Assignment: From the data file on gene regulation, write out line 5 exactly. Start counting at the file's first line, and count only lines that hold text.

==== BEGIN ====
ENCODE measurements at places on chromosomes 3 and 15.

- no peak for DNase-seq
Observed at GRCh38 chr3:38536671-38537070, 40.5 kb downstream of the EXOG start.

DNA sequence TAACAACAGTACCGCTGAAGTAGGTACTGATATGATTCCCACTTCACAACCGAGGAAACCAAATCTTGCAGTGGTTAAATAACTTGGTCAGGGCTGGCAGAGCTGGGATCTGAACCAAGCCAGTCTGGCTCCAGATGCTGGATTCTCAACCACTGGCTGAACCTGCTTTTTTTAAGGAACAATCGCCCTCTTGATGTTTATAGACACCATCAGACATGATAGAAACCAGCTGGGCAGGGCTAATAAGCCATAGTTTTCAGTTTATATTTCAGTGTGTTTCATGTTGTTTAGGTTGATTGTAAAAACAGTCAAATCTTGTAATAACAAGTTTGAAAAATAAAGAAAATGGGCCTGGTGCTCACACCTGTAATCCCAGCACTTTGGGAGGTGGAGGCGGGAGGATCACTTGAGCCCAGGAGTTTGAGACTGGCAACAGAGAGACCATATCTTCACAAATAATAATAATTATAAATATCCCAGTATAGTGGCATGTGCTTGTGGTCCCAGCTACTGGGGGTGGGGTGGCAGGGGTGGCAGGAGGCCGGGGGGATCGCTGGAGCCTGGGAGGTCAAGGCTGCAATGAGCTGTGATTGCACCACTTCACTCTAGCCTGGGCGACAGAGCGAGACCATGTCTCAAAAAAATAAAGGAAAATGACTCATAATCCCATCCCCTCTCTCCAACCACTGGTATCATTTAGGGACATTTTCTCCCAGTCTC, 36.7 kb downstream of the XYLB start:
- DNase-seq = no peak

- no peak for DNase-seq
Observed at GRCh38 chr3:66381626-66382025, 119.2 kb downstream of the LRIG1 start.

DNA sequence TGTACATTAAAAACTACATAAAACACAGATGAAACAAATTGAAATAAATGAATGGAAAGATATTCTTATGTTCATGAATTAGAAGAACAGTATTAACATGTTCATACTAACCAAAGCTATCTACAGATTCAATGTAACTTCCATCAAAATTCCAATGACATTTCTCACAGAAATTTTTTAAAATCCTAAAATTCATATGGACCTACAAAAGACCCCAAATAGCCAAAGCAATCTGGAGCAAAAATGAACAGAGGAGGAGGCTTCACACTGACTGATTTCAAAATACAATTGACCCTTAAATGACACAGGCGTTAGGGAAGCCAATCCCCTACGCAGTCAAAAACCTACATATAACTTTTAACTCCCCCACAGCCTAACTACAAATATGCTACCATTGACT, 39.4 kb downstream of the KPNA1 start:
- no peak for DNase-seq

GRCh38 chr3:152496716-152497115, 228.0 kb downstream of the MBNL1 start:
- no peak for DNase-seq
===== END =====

- DNase-seq = no peak